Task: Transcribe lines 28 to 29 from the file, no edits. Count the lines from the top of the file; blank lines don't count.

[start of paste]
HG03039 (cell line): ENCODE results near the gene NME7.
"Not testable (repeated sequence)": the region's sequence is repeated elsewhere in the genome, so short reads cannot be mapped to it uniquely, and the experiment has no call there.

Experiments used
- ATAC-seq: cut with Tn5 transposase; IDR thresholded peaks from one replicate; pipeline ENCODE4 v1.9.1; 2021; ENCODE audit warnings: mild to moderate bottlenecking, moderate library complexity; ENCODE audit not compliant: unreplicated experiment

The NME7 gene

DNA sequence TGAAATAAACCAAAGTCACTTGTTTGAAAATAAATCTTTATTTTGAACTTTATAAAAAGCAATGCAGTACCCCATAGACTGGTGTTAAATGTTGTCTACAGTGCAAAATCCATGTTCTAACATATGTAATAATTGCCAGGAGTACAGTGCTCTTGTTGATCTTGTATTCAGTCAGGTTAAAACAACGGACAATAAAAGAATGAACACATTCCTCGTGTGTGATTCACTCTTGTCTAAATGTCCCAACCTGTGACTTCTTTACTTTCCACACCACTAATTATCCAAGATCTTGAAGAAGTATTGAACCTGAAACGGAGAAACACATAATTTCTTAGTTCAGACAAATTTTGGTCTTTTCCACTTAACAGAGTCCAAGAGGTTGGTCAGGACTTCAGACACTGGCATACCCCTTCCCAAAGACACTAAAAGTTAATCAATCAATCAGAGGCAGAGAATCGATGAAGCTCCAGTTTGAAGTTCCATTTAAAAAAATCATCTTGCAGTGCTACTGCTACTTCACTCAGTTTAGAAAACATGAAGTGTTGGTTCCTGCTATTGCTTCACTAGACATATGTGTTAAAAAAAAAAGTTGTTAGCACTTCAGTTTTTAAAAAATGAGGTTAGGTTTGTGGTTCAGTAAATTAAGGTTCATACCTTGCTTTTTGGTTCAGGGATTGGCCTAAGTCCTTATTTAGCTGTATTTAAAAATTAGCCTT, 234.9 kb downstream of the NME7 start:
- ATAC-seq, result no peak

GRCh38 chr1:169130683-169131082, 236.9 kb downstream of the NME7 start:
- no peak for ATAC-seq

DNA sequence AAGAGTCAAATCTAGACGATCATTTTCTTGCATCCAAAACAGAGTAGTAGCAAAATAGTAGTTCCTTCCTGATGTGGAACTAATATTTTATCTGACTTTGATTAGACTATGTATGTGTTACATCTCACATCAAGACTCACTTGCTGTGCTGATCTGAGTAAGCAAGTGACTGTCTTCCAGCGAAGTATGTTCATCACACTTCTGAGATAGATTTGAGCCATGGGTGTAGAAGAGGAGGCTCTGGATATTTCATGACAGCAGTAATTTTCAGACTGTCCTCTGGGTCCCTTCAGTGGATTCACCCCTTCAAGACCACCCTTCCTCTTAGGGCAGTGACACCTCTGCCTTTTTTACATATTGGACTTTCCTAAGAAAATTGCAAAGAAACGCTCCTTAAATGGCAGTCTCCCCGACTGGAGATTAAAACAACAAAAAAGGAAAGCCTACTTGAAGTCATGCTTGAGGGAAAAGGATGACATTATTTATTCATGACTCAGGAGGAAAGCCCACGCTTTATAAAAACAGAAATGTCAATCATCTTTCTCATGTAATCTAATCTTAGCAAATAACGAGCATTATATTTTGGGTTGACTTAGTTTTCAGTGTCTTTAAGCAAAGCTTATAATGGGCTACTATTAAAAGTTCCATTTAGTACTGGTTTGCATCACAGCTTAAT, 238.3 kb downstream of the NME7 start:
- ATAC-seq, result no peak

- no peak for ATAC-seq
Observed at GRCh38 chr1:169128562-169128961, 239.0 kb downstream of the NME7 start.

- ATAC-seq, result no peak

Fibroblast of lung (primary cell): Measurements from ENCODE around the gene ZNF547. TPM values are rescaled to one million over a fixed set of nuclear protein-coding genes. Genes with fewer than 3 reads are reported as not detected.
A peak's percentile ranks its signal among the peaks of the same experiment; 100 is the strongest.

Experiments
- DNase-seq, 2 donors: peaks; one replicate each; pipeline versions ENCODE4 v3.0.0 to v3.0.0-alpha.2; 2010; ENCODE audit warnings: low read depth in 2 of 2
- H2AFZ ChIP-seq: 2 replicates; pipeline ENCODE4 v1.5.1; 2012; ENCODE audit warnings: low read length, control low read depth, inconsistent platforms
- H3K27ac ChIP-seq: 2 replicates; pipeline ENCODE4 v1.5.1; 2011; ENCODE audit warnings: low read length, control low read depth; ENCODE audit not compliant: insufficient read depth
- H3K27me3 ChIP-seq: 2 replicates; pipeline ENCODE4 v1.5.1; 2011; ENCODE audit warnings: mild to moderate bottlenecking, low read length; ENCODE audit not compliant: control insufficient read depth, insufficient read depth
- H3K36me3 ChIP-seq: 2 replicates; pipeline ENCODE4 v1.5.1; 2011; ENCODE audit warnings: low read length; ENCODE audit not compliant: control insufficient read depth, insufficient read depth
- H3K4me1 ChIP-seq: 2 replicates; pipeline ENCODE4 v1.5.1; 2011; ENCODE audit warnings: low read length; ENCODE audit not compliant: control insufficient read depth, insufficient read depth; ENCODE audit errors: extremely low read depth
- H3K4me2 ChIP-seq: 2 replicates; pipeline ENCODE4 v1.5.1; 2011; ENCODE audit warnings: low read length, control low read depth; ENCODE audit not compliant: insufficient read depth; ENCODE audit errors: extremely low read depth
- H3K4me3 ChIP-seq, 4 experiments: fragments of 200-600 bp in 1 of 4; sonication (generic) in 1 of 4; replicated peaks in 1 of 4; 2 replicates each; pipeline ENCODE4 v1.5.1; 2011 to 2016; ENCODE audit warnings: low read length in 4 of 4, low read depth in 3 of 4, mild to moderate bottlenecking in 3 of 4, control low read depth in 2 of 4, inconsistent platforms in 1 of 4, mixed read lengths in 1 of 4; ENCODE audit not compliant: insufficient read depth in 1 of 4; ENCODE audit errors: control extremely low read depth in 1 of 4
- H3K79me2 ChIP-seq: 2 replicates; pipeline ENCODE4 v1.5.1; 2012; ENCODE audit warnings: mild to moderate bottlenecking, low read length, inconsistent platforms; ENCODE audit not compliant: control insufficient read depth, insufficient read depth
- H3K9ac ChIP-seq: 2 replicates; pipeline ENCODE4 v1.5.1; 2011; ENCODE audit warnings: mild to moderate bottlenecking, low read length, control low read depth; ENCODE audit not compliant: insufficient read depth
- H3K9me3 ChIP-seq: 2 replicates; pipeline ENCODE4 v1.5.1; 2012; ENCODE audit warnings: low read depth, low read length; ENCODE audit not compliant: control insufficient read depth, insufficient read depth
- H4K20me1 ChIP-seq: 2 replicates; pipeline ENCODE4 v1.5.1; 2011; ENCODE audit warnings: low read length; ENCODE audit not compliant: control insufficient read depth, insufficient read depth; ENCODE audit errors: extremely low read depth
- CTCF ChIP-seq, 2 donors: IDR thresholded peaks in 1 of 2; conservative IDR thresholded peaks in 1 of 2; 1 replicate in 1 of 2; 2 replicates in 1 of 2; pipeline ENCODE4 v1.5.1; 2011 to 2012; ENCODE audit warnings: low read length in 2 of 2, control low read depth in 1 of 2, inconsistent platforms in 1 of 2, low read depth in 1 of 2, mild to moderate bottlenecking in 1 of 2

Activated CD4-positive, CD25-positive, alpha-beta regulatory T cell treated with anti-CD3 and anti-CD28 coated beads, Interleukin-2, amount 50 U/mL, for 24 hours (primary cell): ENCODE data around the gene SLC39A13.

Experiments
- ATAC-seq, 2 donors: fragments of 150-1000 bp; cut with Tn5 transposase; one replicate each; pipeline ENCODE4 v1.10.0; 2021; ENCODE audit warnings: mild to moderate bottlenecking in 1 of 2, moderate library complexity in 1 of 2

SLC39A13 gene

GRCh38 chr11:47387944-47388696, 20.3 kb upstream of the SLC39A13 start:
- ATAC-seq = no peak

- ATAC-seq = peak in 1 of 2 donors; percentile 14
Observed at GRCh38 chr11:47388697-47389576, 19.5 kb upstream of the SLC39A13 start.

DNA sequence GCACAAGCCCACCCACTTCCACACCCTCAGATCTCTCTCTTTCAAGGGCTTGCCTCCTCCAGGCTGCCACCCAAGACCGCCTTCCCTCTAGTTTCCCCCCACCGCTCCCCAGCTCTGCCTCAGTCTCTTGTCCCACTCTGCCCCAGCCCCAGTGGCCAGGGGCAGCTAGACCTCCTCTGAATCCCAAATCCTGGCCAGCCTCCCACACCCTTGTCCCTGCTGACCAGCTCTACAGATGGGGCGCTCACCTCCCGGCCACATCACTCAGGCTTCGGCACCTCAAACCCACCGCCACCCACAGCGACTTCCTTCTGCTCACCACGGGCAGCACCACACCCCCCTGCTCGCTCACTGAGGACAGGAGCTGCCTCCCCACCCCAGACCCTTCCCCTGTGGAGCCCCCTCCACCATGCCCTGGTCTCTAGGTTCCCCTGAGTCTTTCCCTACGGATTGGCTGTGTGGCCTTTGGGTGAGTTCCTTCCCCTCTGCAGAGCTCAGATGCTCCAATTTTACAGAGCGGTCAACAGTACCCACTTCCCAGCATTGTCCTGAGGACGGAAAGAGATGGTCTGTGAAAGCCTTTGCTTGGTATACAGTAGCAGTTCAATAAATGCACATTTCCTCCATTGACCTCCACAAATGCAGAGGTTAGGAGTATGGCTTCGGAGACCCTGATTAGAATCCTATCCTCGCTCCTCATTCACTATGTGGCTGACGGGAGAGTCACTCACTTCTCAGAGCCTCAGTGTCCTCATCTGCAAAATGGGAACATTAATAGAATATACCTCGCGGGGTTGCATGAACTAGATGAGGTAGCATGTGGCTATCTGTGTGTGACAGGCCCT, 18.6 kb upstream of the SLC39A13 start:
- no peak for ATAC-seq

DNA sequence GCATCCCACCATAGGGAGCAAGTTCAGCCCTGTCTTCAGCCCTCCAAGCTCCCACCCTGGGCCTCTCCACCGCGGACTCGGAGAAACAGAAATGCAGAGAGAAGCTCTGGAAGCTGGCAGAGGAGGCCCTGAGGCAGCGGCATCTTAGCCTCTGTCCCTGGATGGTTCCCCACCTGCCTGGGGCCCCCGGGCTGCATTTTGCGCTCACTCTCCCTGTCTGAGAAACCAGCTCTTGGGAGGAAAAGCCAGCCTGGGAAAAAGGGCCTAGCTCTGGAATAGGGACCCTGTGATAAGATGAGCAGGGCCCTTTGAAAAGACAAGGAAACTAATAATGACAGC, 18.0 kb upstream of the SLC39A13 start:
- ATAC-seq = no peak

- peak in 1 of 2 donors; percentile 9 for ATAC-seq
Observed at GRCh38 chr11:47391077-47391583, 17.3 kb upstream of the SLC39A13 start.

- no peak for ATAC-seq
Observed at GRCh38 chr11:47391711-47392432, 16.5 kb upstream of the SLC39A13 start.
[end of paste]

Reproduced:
- H3K9me3 ChIP-seq: 2 replicates; pipeline ENCODE4 v1.5.1; 2012; ENCODE audit warnings: low read depth, low read length; ENCODE audit not compliant: control insufficient read depth, insufficient read depth
- H4K20me1 ChIP-seq: 2 replicates; pipeline ENCODE4 v1.5.1; 2011; ENCODE audit warnings: low read length; ENCODE audit not compliant: control insufficient read depth, insufficient read depth; ENCODE audit errors: extremely low read depth